“Our number one goal over the past six months has been to get our players back on the ice.” said BCHL executive director Steven Cocker. “The board believes we presented a plan to safely have fans in the building and that remains our goal. In case the government does not allow for it, the league office and all 18 teams will work diligently to find ways to reduce player fees by way of funding and sponsorship.

“At the end of the day, we want to do right by our players, teams, our league and our fans and that means having a 2020-21 season.”

The Chiefs are hoping to offset player fees by creating new revenue streams, such as having businesses ‘adopt a player.’

The team opens its exhibition schedule Oct. 2 on the road at Surrey and host the Eagles Oct. 4.


@ProgressSports
eric.welsh@theprogress.com

Like us on Facebook and follow us on Twitter.

Want to support local journalism during the pandemic? Make a donation here.

BCHLChilliwack Chiefs

Get local stories you won't find anywhere else right to your inbox.
Sign up here

Just Posted

‘Each step is a prayer’: Ojibwe man will walk from Hope to Vancouver Island for Indigenous healing, reconciliation

James Taylor departs Sept. 20, returns to Saanich in five days for sacred fire

COLUMN: We don’t need an election. But it’s 2020, so we’ll probably get one anyways.

There are only selfish reasons for the NDP to trigger an election this fall

Say ‘Hi’ to the mountains (and rain): The smoke is gone from the Fraser Valley, for now

Saturday’s Fraser Valley air quality forecast at ‘moderate risk,’ but morning showers leave skies clear

Machine pistol among 14 firearms seized from Alaska man at Abbotsford border crossing

Corey Scott Kettering faces charges of smuggling and prohibited firearm possession

CHARTS: Beyond Metro Vancouver, COVID-19 cases in B.C. haven’t increased much recently

COVID-19 case counts outside of Metro Vancouver have been level since July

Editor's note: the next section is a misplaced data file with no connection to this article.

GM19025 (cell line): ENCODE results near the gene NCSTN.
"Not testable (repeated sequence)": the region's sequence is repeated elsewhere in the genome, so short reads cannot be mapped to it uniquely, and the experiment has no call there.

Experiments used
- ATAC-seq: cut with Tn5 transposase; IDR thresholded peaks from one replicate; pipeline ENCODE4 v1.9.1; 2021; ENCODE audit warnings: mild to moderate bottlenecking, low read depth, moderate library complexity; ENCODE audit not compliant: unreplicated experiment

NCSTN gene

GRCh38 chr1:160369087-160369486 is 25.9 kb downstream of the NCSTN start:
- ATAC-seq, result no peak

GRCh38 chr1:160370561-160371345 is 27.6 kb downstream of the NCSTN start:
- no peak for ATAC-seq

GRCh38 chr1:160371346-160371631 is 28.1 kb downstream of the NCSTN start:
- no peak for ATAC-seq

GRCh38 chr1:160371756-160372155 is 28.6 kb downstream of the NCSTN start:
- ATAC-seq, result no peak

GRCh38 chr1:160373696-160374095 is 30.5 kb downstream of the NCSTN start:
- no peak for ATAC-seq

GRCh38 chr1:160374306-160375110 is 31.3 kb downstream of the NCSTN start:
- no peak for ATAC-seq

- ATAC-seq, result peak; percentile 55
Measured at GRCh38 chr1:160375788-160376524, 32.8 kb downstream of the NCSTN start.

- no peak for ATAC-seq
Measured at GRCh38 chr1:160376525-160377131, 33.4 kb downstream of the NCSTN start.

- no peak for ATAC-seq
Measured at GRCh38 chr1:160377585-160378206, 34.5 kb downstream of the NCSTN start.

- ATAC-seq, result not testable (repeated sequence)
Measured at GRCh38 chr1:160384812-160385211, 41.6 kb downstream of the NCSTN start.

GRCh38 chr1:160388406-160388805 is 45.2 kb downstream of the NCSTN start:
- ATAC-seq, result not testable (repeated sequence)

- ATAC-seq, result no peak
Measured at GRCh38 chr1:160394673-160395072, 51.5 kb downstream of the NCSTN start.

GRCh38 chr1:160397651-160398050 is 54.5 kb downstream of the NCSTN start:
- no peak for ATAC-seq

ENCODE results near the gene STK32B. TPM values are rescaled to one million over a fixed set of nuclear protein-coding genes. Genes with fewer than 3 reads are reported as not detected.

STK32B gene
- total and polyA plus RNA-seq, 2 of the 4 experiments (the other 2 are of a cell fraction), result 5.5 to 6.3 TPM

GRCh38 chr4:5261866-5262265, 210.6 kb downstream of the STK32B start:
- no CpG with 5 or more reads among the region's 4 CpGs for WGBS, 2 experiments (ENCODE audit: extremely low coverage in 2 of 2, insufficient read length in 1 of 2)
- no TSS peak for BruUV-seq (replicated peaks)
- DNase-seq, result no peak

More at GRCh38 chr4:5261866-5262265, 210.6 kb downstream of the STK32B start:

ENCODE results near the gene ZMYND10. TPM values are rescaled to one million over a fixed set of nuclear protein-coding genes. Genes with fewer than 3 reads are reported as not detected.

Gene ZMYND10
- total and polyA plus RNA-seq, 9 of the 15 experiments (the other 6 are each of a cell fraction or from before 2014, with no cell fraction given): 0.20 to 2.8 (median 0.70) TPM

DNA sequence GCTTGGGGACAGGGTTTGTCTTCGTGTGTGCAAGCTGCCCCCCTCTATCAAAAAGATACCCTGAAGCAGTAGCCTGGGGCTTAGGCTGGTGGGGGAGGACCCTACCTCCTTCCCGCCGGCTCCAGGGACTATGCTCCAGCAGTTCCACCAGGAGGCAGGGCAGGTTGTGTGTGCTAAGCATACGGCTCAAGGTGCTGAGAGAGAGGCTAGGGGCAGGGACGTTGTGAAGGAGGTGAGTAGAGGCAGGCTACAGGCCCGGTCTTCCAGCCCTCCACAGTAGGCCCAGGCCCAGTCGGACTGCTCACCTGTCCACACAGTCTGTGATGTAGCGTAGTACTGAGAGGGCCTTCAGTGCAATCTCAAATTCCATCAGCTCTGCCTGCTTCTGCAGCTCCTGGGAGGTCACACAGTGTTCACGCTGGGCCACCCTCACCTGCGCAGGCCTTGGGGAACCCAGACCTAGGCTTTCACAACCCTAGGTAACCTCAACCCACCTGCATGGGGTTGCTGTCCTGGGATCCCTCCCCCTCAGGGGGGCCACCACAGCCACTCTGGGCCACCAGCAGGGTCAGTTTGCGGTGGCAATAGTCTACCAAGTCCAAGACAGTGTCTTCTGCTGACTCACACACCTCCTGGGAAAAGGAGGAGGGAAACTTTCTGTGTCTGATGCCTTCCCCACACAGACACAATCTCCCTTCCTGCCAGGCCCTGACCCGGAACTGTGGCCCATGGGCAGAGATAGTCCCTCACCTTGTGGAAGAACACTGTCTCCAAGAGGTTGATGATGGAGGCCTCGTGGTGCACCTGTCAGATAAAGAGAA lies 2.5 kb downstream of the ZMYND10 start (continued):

QUIZ: A celebration of apples

September is the start of the apple harvest

Ferry riders say lower fares are what’s most needed to improve service

Provincial government announces findings of public engagement process

Air quality advisory ends for the Lower Mainland

It had been in effect since Sept. 8

Supreme Court Justice Ruth Bader Ginsburg dies at 87

The court’s second female justice, died Friday at her home in Washington

Emaciated grizzly found dead on central B.C. coast as low salmon count sparks concern

Grizzly was found on Gwa’sala-‘Nakwaxda’xw territory in Smith Inlet, 60K north of Port Hardy

VIDEO: B.C. to launch mouth-rinse COVID-19 test for kids

Test involves swishing and gargling saline in mouth and no deep-nasal swab

Young Canadians have curtailed vaping during pandemic, survey finds

The survey funded by Heart & Stroke also found the decrease in vaping frequency is most notable in British Columbia and Ontario

B.C. teachers file Labour Relations Board application over COVID-19 classroom concerns

The application comes as B.C.’s second week of the new school year comes to a close

70-year-old punched in the head in dispute over disability parking space in Nanaimo

Senior’s turban knocked off in incident at mall parking lot

Most Read